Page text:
Transistor Voltage Regulator Advice

Discussion in 'The Projects Forum' started by staroflaw, Oct 10, 2011.

  1. staroflaw

    Thread Starter New Member

    May 28, 2011
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    I am building a Voltage Regulator for my Laser driver boards.

    This is what I have made.

    LZ-PSU.png

    The problem I am having is that it pulls a large amount of mA on start up.

    Its very quick, but I can hear the PSU cracking and sparking.
    If I run it on my bench top PSU it trips the fuse.

    As its a laser I am powering. I don't want any current or voltage spikes going to the driver boards.

    Am I missing something or is there a better design I should use?

    I should also add that I am using analogue modulation on the lasers, So the Current will be fluctuating a lot.

    Any help is welcome.


    Thank you - Mick
     
  2. steveb

    Senior Member

    Jul 3, 2008
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    My guess is that Q1 is sourcing a lot of current on startup because the base is tied to a capacitor. This means that the base will be near ground potential initially (actually 0.7 V because of the protection diode on the bottom), and the emitter rises to 15 V faster than the base can keep up with it.

    The protection diode itself might be adding to the trouble because it disconnects the ground on startup.

    For how long does the high current last? Is it milliseconds, or many seconds, or even longer than than?
     
    Last edited: Oct 10, 2011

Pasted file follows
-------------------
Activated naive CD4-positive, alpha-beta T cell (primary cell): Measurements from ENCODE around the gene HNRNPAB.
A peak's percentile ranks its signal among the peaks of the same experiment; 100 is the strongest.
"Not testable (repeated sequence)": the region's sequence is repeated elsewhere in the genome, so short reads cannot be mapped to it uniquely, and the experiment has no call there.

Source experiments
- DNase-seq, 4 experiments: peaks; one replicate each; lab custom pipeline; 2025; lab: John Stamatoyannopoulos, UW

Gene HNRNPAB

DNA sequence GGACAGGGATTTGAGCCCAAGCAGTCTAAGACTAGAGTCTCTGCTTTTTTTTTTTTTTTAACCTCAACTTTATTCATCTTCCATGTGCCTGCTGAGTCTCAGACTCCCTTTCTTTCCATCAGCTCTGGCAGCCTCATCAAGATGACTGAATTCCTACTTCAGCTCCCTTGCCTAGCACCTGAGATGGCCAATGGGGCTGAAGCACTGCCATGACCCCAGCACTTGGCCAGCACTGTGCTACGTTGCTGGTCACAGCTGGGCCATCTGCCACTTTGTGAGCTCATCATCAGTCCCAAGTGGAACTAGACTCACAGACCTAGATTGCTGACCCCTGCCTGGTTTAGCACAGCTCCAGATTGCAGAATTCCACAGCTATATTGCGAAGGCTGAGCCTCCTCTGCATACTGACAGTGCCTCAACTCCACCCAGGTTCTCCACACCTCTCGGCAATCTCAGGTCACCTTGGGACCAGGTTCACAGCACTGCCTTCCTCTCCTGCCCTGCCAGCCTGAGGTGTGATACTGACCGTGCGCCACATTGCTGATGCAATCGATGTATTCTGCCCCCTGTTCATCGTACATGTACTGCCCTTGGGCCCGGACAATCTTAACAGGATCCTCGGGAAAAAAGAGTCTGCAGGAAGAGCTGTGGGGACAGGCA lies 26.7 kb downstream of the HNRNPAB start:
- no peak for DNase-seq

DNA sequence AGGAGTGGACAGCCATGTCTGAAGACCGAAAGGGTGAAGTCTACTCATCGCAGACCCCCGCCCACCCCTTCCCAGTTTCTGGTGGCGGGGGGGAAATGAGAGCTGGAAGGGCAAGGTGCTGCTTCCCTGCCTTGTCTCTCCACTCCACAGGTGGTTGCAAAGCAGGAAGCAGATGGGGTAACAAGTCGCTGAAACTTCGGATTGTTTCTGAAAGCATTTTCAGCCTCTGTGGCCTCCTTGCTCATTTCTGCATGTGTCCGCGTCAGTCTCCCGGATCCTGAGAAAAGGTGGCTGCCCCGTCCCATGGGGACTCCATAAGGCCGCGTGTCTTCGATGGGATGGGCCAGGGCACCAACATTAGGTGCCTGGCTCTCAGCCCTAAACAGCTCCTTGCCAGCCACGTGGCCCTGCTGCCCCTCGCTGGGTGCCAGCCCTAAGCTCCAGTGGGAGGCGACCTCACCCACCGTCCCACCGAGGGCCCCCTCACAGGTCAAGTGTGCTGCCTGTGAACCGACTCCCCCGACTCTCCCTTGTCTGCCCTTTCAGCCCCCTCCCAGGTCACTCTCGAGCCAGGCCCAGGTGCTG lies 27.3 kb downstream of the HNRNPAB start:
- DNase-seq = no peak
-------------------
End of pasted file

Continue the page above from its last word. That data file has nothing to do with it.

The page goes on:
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  3. SgtWookie

    Expert

    Jul 17, 2007
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    C1 should be to the left of R1.

    There should be a resistor on the base of Q1; 4.7k or 5.1k would work.

    The relay should have a diode & resistor in series connected in parallel with the coil, cathode towards positive.

    Lasers require their current to be closely regulated, yet you are using voltage regulation. If the Vf of your laser changes over temperature (which is likely) you will probably subject your laser to more current than it is rated for, which will kill it.
     
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  4. staroflaw

    Thread Starter New Member

    May 28, 2011
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    Its only a few milliseconds.


    SgtWookie

    The current is regulated on the Driver (Offset & Gain). But only if the input voltage is locked at 5v (Red , Green)/ 9v (Blue)

    If the input voltage differs. So will the Max current to the laser diode.
    This is why its important that the Driver IN voltage dose not spike and remains at , or just under 5v/9v.

    Here is a Block diagram of what I am trying to do.

    LZ-Block.png


    Also can you just sum up what the resistor on the base of Q1 will do, and what the diode & resistor on the relay is for.


    Thank you all for your reply.
    I appreciate your help.


    Thank you - Mick
     
    Last edited: Oct 10, 2011
  5. steveb

    Senior Member

    Jul 3, 2008
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    So, it sounds like the capacitor on the base is the likely cause of the current spike. SgtWookie's advice would be a good start. The addition of a base current limiting resistor would be a good method to limit the current crudely. But even this is not enough, and his suggestion to move the capacitor from the base to the emitter side should allow the base voltage to keep up with the emitter voltage, thus preventing excessive forward biasing of the transistor on startup.